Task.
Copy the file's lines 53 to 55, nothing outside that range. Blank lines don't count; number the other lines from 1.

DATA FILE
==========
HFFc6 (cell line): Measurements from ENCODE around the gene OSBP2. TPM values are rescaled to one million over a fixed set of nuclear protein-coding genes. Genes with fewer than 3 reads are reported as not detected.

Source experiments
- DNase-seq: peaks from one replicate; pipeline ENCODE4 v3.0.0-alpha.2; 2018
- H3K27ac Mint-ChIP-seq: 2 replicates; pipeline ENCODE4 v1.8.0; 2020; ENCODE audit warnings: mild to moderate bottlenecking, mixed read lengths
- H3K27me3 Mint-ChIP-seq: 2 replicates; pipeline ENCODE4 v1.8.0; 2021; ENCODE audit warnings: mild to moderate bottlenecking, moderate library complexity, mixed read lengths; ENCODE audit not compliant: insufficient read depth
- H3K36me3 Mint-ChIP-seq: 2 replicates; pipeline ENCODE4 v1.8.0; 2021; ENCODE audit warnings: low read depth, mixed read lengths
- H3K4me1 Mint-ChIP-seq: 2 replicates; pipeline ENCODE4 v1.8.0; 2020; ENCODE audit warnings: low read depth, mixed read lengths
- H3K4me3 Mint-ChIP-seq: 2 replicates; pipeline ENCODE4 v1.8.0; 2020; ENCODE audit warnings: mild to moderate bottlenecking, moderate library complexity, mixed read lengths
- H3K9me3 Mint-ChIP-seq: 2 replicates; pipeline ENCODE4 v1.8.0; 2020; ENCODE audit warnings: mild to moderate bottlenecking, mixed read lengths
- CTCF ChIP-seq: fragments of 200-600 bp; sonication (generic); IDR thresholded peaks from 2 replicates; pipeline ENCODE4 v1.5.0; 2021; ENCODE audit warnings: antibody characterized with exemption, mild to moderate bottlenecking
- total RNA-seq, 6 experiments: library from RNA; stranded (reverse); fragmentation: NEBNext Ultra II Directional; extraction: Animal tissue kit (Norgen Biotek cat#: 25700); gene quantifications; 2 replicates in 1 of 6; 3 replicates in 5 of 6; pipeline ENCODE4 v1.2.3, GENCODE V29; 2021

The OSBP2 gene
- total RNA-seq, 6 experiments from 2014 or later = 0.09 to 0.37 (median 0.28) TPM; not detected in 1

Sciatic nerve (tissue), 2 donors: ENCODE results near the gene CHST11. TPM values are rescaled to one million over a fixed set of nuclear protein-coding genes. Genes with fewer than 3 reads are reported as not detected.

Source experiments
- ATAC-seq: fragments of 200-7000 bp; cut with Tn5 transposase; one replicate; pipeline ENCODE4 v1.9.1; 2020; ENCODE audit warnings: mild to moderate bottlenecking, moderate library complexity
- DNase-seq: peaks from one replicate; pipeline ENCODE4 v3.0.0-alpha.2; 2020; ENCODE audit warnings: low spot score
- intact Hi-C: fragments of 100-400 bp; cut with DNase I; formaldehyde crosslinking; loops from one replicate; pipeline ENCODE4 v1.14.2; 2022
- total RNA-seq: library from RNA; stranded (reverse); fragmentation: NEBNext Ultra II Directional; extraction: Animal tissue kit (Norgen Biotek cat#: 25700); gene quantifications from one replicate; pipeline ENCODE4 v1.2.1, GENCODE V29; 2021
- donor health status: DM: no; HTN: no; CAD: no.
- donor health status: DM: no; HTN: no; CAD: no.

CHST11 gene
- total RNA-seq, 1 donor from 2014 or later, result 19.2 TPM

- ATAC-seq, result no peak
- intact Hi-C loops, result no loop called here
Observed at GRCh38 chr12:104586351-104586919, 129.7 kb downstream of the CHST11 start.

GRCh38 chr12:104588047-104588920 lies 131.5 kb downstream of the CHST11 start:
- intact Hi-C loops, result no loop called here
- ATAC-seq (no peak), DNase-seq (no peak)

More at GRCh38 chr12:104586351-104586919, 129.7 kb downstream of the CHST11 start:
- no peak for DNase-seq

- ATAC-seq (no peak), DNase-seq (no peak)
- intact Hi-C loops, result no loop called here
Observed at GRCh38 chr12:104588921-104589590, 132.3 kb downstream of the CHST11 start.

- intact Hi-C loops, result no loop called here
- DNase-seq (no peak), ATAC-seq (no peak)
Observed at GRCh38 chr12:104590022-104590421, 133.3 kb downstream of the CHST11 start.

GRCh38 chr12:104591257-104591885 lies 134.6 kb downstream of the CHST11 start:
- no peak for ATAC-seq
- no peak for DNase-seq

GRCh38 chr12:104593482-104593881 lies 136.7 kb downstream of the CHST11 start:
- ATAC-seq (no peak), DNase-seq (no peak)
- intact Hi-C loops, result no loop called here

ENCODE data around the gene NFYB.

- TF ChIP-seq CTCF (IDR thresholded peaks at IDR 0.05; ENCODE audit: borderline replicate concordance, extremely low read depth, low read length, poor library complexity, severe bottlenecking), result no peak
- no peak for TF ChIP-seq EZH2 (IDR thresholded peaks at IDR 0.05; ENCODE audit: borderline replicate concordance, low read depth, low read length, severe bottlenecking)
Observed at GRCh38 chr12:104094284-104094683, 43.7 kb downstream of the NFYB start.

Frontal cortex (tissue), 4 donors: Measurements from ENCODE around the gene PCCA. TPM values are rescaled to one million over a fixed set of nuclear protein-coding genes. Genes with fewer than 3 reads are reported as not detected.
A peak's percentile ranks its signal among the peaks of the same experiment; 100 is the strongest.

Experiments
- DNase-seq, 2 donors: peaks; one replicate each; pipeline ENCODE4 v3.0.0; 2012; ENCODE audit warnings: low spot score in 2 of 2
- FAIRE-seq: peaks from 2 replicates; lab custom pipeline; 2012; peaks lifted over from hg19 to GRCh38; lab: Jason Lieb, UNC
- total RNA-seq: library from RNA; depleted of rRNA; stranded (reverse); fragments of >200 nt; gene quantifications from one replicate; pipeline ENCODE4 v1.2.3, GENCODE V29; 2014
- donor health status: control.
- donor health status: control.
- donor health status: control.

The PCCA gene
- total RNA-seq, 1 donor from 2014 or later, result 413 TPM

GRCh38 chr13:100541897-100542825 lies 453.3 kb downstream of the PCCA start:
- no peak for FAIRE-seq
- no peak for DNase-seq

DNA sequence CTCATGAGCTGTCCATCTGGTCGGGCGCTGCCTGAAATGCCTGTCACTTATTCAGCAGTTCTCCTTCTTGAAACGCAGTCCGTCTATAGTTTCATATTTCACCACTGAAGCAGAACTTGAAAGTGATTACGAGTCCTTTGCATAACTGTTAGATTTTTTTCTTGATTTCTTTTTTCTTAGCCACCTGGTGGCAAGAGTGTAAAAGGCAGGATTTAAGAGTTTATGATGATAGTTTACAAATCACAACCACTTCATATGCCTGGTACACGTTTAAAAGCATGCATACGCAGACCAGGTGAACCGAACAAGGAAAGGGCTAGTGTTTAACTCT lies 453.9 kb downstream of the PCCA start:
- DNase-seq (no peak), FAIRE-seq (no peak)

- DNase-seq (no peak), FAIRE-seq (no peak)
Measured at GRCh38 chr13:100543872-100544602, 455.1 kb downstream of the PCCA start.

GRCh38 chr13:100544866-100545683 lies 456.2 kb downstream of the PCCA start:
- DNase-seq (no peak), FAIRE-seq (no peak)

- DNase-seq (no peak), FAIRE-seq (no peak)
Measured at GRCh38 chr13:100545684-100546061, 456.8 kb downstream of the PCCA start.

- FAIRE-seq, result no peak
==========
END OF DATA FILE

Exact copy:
- total RNA-seq: library from RNA; depleted of rRNA; stranded (reverse); fragments of >200 nt; gene quantifications from one replicate; pipeline ENCODE4 v1.2.3, GENCODE V29; 2014
- donor health status: control.
- donor health status: control.